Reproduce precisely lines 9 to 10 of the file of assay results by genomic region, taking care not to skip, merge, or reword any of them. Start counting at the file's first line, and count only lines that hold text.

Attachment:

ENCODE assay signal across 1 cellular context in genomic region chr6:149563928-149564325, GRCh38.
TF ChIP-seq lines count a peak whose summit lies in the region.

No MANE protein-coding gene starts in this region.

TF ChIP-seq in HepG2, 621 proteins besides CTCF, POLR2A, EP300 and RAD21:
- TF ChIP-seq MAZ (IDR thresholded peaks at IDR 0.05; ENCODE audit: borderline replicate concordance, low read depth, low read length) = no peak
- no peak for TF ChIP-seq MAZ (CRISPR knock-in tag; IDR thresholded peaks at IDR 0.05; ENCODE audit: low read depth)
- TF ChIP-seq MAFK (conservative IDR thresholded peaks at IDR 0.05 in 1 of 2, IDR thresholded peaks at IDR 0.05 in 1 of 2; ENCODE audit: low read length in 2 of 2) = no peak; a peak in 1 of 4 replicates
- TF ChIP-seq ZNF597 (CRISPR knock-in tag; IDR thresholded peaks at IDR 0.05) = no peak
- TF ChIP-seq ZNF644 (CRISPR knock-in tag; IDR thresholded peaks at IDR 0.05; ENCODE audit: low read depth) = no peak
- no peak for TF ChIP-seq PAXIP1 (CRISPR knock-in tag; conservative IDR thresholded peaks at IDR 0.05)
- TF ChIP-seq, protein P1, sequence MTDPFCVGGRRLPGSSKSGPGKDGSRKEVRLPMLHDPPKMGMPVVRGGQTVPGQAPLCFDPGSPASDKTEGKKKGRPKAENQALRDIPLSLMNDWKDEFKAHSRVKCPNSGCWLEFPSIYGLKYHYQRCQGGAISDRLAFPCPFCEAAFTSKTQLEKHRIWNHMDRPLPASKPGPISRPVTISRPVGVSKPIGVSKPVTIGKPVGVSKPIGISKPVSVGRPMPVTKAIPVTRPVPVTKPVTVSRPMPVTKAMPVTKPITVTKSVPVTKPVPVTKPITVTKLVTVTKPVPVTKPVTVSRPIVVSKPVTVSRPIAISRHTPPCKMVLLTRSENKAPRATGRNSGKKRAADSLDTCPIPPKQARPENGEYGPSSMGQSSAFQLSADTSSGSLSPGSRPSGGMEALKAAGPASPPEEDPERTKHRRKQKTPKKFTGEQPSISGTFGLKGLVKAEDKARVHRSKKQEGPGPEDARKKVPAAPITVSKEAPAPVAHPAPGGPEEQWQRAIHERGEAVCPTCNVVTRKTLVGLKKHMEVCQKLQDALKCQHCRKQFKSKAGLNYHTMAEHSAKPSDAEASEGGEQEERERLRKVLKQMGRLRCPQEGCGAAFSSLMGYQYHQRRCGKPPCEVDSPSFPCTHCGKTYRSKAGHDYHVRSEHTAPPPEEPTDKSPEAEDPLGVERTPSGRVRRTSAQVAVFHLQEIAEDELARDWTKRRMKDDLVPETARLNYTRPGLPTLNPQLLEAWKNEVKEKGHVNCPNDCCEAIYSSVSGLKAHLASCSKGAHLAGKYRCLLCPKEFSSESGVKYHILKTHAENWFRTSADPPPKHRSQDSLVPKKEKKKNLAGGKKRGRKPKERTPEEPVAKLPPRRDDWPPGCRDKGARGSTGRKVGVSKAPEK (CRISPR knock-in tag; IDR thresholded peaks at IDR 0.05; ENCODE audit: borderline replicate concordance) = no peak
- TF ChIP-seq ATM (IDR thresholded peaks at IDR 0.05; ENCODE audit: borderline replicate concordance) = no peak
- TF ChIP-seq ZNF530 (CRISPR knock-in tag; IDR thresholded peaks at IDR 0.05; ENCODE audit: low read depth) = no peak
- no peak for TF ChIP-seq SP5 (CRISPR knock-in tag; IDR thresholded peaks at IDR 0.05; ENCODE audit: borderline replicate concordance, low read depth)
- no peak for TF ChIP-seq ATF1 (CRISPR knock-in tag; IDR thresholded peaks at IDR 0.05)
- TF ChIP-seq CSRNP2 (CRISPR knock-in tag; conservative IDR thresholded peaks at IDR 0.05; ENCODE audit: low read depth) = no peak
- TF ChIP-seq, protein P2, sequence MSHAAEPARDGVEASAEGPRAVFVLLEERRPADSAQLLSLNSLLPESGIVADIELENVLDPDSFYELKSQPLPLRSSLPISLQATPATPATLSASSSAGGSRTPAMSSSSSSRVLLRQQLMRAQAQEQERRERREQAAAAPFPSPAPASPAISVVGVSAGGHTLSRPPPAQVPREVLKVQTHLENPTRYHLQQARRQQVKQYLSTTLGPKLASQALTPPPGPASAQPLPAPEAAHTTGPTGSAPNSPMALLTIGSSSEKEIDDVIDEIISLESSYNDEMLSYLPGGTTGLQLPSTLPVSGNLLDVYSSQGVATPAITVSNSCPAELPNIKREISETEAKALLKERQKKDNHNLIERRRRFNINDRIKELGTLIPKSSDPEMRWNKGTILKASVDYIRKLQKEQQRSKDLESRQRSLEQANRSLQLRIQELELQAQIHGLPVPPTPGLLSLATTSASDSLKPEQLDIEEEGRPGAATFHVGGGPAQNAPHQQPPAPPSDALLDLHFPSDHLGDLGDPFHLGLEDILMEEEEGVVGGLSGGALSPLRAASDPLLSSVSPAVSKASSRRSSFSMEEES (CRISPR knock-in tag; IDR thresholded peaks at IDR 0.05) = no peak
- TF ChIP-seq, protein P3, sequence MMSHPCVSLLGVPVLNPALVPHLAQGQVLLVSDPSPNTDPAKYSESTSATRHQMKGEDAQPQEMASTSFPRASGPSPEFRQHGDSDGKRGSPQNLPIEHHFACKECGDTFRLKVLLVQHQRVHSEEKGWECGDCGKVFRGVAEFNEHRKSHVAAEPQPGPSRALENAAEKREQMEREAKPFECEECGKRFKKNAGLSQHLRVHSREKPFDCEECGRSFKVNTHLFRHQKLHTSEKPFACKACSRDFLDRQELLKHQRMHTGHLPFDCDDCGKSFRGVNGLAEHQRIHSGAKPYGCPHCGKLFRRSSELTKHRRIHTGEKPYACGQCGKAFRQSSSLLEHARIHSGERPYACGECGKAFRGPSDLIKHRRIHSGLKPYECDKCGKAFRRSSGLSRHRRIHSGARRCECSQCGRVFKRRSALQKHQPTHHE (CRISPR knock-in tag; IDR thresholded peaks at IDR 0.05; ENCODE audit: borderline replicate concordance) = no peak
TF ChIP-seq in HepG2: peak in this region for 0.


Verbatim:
- TF ChIP-seq ZNF644 (CRISPR knock-in tag; IDR thresholded peaks at IDR 0.05; ENCODE audit: low read depth) = no peak
- no peak for TF ChIP-seq PAXIP1 (CRISPR knock-in tag; conservative IDR thresholded peaks at IDR 0.05)